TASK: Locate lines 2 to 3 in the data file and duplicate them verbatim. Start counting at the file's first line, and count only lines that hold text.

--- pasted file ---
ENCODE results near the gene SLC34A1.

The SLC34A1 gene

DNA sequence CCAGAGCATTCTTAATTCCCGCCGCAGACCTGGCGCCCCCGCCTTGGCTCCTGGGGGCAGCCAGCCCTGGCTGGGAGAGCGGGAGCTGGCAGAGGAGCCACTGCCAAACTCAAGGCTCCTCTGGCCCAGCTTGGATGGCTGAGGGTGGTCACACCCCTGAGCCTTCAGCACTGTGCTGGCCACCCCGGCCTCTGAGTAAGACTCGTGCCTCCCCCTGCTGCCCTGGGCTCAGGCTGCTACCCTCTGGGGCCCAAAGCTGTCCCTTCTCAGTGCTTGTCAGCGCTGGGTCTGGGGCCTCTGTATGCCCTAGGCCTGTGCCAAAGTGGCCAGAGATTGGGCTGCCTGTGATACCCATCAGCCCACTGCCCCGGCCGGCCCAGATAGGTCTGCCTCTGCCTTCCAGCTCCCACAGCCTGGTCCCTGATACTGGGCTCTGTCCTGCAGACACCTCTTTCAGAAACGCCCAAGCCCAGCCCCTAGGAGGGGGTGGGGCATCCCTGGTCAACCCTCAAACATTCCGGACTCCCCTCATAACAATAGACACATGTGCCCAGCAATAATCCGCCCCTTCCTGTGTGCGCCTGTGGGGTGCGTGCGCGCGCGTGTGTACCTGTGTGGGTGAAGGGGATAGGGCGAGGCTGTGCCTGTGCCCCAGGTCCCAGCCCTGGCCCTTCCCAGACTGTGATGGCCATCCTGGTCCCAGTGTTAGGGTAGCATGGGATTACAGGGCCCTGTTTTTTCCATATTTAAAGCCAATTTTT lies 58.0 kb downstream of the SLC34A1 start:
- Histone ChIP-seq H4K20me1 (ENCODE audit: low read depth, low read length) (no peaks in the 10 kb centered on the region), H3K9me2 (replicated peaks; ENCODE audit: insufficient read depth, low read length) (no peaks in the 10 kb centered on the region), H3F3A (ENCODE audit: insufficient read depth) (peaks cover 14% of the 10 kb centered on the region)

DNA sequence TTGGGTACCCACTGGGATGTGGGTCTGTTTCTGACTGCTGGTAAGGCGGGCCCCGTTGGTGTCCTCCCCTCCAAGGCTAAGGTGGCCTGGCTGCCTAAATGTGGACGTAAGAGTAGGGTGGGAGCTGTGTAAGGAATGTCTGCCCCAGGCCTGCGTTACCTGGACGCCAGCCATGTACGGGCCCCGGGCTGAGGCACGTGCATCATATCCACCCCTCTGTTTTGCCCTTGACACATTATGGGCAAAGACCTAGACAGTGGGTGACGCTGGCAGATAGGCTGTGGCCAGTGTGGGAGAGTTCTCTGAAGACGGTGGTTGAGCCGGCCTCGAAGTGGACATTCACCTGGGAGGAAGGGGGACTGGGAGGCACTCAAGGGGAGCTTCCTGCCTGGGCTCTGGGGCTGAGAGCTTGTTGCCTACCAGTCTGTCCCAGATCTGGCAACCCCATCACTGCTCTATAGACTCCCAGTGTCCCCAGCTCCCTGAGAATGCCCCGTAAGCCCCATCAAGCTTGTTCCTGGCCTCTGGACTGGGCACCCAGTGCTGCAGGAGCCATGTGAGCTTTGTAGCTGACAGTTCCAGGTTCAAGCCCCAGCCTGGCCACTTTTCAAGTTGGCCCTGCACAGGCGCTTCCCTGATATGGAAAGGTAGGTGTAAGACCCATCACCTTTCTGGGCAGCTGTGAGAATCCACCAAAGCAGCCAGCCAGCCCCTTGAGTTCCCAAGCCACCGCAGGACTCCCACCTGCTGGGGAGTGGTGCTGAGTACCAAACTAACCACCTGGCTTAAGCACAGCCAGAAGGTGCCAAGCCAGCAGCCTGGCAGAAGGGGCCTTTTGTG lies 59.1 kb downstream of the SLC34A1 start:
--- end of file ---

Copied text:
The SLC34A1 gene

DNA sequence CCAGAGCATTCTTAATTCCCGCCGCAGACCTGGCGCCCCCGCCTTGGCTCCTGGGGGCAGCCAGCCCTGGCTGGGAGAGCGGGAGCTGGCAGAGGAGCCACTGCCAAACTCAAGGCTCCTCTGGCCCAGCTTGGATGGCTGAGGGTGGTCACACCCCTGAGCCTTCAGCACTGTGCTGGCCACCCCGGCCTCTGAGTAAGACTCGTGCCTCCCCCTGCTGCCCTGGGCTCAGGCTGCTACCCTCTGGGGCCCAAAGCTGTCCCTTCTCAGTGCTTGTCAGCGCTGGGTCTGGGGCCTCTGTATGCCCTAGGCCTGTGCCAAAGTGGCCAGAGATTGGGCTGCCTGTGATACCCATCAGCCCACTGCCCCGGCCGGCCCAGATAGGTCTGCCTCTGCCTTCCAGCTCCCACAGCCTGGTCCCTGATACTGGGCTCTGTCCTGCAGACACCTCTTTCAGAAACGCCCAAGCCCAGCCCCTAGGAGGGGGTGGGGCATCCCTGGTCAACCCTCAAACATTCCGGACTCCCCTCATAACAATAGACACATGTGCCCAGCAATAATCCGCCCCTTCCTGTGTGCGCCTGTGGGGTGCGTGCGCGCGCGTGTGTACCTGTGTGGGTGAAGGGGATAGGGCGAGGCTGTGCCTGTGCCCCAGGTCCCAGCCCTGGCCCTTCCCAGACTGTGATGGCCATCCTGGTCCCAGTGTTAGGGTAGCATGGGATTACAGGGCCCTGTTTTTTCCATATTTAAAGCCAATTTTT lies 58.0 kb downstream of the SLC34A1 start: